The initial break-in at the medical institute doesn’t even have a murder. That’s quickly remedied when one of the scientists, Calebrisi, goes to meet with the person he knows committed the break in. His plan to blackmail the individual is cut short when he’s pushed in front of a train while a gaggle of paparazzi look on. This is a good scene and contains some of that Argento flair – POV of the killer and a closeup of the poor man getting struck by the train. One of the cameramen, Righetto, manages to catch the moment of the fall which the police declare an accident. At Carlo and Franco’s urging, however, he looks closer at his picture and finds that he’s caught someone’s arm in the act of pushing Calebrisi.


Unfortunately for him, the killer is also aware of the photograph – and Righetto is strangled and slashed, his film and negatives stolen.

Franco and Carlo have fallen in together as a result of the blind puzzle-maker’s interest in the events.  A former newspaper report himself, it’s obvious Franco has missed some of the thrill of the chase, of running down a story and seeing where it leads. Unfortunately, he hasn’t really thought through the danger, and while he manages to get Righetto’s widow to call him when she finds a clue to the killer’s identity it really only results in her murder – and the killer finding out about his involvement.


Carlo, meanwhile, interviews the other members of the institute – finding out that part of their research involves the XYY chromosomal anomaly. At the time of the film’s release there was much discussion as to whether this condition could lead to increased criminal tendencies. Research since then has revealed no such correlation, but it’s the crux on which the film turns, so you have to sort of buy in to the junk science. (Still better than the twist in Four Flies, though.) Much of his info is gleaned from the director’s daughter, Anna, who Carlo ends up having sex with after a few meetings in his car and at a rooftop cafe.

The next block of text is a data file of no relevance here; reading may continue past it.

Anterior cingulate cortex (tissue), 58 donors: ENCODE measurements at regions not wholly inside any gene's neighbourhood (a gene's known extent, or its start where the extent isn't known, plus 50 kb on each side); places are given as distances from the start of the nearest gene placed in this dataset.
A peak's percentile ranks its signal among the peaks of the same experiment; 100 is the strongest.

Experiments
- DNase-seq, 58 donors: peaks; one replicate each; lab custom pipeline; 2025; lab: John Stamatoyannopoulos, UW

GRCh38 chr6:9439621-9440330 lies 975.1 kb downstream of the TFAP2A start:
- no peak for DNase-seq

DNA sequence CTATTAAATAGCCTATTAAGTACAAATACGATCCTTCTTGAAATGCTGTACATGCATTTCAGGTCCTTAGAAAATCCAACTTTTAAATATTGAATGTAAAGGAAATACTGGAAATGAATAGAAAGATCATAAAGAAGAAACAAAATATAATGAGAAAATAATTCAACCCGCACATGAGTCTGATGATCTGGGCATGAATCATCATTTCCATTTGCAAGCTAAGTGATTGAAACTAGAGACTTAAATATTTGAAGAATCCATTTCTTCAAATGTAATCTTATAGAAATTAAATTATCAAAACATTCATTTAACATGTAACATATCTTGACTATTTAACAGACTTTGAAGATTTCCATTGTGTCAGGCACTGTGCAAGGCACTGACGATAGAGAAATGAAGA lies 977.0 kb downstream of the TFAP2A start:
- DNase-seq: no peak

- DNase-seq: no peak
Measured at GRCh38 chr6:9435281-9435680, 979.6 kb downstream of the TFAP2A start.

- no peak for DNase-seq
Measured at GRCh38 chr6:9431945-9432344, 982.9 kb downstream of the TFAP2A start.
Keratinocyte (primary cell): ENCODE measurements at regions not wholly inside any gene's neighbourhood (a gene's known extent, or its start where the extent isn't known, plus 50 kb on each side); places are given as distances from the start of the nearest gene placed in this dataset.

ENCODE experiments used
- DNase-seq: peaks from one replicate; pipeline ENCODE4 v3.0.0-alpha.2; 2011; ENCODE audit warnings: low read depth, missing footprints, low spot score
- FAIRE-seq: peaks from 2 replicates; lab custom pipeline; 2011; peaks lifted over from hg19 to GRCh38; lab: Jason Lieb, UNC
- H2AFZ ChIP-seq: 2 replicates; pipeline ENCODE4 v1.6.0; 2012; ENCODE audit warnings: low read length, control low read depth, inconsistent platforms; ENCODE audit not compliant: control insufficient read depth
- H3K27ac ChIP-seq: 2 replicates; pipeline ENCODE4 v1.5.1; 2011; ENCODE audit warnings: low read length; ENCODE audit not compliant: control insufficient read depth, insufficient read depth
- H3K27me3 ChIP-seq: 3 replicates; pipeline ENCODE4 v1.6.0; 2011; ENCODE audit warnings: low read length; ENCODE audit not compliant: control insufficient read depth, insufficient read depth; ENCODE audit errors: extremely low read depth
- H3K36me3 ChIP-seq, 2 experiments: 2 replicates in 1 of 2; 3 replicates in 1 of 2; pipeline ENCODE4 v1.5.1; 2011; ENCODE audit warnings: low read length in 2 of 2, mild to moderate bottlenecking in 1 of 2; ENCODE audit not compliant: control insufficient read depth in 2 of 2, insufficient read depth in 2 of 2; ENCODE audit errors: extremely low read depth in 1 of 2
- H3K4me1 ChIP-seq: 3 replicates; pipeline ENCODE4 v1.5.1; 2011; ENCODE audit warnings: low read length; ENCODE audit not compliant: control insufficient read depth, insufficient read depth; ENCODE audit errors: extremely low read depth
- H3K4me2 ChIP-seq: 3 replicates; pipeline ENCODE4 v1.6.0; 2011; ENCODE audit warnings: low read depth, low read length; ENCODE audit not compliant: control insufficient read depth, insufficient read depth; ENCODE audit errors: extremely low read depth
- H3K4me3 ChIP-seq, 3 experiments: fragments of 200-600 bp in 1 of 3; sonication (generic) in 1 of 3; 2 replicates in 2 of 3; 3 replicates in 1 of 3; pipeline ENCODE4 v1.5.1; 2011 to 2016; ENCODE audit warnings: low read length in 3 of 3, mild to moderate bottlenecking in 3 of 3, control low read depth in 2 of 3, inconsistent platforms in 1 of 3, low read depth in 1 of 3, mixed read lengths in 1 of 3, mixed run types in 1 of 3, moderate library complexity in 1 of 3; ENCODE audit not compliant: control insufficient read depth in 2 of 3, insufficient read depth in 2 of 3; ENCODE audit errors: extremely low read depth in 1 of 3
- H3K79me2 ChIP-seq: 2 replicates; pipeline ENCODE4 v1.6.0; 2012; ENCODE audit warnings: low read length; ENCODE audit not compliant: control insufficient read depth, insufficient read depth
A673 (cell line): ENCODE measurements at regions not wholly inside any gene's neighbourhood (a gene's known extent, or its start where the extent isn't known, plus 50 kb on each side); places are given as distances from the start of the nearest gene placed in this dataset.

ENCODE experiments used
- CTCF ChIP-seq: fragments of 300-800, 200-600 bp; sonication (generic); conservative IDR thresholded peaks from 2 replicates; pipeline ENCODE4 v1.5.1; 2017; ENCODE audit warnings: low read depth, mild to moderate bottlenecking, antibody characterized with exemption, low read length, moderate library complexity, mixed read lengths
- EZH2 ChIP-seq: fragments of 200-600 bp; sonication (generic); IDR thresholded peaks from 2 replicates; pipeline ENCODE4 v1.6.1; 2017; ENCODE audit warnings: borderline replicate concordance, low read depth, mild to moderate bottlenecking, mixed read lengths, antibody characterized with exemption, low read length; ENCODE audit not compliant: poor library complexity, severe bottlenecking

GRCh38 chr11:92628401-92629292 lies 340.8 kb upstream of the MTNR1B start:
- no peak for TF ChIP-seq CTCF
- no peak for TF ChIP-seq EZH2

One of the ‘tails’ leads both Carlo and Franco to a night-time cemetery visit, which is one of the highlights of the film. With so many suspects and few actual answers, Carlo finds himself wondering if the killer is even closer than he initially thought, especially after he’s locked in a tomb by Franco. It’s all a result of an attack by the killer, however, and in the aftermath Franco reveals that the killer has kidnapped his niece and is threatening to kill her.


The various threads all lead to a final confrontation on the roof of the institute, with Carlo and the killer, the police, Franco and Lori all struggling to survive the violence. Not everyone will make it out alive, of course. Here again we see flashes of what Argento would accomplish with his later films – stylish violence, plot twists, and odd architecture that enhances and frames the scene. The ending, after all the slow pacing that comes before it, goes by so quickly you almost have to rewind to figure out what happened.


The Bottom Line
For his second feature film, Dario Argento does not stray too far from the formula that made his first film a success. A complicated plot, a series of murders, an array of suspects and some stylish violence. The Cat O’ Nine Tails runs a little too long and at too sedate a pace to really enthrall, and Karl Malden mugging for the camera as a blind man is a lot of WTF, but it’s a decent little giallo mystery, just one that doesn’t really show off the talents of its director.

Author: Bob Cram

Would like to be mysterious but is instead, at best, slightly ambiguous.